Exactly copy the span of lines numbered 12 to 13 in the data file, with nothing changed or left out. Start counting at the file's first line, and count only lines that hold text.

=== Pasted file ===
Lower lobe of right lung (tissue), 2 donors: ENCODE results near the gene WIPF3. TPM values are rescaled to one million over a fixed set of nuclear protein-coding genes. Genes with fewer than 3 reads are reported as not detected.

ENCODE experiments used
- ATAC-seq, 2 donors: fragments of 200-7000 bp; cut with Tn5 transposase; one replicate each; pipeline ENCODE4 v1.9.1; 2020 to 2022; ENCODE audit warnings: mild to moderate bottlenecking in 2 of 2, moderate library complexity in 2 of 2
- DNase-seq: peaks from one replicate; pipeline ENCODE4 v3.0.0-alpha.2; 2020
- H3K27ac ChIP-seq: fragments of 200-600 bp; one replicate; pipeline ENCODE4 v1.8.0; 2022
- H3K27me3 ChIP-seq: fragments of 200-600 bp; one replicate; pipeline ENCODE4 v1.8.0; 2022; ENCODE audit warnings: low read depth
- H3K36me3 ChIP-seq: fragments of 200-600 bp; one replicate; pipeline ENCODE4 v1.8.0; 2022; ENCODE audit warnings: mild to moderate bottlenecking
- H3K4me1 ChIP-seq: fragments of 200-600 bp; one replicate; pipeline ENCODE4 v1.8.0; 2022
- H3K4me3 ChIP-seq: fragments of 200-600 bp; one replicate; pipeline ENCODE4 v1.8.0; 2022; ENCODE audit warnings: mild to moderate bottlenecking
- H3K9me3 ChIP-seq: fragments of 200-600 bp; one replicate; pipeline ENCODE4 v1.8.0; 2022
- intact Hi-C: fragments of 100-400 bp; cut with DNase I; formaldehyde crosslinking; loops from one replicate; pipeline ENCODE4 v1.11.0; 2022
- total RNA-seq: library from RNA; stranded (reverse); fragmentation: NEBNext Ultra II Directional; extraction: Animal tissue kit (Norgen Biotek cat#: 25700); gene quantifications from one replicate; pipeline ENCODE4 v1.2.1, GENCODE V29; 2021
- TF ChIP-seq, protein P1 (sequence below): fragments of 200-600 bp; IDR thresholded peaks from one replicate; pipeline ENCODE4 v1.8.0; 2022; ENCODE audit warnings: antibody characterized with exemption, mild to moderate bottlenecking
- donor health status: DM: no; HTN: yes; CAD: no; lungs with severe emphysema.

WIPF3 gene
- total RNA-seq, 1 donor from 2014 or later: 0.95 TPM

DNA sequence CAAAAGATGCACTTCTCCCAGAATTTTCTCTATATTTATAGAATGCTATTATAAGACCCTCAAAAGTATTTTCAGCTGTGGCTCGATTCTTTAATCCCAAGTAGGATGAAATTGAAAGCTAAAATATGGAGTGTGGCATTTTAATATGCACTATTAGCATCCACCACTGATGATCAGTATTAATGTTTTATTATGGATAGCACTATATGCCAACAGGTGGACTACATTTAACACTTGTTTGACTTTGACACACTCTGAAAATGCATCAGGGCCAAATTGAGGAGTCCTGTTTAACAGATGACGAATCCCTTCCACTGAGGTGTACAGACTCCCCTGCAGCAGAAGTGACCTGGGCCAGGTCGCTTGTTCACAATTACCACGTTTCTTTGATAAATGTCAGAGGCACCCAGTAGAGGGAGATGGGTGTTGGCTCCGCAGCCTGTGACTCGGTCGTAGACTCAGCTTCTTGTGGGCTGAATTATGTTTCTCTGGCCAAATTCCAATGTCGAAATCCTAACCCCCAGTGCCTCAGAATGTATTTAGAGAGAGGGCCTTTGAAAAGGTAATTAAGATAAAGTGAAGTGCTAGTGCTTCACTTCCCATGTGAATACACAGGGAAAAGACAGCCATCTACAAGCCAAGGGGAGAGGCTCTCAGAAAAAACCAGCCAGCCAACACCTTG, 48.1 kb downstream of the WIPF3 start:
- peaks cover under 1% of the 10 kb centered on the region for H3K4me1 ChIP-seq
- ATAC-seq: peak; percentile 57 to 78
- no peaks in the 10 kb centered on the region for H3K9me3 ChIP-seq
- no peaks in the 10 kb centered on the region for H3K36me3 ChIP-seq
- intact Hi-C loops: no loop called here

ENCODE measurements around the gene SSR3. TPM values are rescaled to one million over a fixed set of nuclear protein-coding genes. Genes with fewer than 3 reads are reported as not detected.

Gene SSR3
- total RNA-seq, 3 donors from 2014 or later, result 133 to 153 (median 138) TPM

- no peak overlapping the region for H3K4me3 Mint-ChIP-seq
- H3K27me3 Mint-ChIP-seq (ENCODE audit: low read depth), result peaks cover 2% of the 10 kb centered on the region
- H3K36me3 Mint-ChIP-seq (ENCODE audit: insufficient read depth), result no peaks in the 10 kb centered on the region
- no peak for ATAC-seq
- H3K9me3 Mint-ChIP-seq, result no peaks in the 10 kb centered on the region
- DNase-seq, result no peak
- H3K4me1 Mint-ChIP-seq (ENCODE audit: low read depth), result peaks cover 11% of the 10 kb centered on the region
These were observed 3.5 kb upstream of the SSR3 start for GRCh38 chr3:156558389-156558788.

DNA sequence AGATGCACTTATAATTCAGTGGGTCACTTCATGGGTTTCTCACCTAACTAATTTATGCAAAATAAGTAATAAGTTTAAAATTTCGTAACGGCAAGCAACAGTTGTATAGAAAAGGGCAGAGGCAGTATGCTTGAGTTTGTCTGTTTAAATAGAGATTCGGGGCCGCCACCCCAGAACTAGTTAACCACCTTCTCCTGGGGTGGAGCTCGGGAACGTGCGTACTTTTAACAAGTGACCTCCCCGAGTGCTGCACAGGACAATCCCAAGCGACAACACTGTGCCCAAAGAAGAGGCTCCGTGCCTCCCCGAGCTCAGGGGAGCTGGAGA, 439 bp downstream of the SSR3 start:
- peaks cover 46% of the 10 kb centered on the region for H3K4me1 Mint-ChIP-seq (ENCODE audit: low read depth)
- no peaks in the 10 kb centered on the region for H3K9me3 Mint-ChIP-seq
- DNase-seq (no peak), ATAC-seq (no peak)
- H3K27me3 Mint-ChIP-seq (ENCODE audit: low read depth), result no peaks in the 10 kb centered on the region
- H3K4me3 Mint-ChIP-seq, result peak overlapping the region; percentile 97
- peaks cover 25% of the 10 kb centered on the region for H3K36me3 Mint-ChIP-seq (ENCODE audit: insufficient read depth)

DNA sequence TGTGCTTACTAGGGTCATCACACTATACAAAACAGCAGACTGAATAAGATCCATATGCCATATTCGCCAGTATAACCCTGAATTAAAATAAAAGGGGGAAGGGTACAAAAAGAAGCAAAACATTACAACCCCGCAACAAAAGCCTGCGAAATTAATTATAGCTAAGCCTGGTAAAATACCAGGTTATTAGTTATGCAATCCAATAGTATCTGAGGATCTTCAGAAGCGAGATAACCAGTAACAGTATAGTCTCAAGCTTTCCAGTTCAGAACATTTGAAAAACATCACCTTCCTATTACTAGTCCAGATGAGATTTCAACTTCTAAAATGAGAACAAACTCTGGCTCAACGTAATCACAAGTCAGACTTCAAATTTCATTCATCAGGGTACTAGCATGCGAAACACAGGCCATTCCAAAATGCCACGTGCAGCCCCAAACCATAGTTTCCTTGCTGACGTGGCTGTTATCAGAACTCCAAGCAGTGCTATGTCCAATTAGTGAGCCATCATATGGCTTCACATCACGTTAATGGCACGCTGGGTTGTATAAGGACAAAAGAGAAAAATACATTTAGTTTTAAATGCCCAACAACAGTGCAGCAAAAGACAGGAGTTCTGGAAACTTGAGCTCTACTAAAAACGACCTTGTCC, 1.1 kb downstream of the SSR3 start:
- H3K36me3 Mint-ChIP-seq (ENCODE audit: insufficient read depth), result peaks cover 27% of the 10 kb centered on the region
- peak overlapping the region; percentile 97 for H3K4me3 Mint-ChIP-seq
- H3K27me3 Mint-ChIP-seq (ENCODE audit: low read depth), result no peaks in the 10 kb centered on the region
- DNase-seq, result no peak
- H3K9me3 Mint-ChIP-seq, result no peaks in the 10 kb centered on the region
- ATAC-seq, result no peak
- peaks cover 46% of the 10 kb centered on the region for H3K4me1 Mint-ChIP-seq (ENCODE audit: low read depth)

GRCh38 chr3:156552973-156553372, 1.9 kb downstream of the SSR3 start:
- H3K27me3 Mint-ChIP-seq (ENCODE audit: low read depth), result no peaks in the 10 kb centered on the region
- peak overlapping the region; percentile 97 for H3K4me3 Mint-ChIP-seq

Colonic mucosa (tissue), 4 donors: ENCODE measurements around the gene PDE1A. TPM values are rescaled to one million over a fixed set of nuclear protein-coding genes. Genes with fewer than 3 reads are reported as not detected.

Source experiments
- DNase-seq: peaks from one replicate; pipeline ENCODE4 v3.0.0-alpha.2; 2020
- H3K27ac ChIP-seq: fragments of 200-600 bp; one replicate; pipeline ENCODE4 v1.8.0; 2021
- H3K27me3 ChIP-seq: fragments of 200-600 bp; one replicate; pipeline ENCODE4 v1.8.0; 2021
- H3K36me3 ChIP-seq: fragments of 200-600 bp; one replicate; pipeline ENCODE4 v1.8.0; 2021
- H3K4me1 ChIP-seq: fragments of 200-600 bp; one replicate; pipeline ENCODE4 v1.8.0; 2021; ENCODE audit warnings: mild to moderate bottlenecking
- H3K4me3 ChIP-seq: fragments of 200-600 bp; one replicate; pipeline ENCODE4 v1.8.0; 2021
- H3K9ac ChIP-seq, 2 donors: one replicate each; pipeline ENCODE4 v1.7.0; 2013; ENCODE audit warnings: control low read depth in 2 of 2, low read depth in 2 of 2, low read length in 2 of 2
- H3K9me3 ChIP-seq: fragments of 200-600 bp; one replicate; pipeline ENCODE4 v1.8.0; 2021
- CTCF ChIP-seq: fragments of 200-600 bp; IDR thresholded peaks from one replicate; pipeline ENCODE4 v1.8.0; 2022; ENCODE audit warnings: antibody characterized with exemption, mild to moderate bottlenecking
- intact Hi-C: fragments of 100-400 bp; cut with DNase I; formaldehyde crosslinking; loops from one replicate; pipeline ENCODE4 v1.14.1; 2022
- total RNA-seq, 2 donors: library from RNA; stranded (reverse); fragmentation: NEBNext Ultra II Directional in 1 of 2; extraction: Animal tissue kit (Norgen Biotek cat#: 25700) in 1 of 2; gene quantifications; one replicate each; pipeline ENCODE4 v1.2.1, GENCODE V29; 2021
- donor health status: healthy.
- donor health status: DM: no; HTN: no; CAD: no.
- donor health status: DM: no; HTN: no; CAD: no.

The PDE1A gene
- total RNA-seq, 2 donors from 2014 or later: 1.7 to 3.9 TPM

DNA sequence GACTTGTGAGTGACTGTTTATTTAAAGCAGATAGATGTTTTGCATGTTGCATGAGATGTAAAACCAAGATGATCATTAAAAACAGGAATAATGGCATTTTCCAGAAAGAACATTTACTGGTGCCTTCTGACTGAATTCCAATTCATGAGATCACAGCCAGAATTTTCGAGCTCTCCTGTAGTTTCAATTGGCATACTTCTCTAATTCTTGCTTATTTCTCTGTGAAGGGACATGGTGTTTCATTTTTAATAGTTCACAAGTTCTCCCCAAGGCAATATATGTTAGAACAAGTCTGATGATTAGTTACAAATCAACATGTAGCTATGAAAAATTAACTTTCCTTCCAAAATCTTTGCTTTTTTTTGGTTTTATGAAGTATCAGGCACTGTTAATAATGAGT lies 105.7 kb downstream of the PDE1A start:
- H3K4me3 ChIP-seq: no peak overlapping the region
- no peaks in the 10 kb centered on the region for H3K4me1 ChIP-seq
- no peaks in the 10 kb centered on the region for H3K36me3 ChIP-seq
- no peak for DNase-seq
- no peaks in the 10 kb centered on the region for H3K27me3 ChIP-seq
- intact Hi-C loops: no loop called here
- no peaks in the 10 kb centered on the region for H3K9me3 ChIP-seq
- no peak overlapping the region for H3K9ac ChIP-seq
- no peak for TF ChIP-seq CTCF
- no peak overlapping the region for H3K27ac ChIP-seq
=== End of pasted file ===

- total RNA-seq: library from RNA; stranded (reverse); fragmentation: NEBNext Ultra II Directional; extraction: Animal tissue kit (Norgen Biotek cat#: 25700); gene quantifications from one replicate; pipeline ENCODE4 v1.2.1, GENCODE V29; 2021
- TF ChIP-seq, protein P1 (sequence below): fragments of 200-600 bp; IDR thresholded peaks from one replicate; pipeline ENCODE4 v1.8.0; 2022; ENCODE audit warnings: antibody characterized with exemption, mild to moderate bottlenecking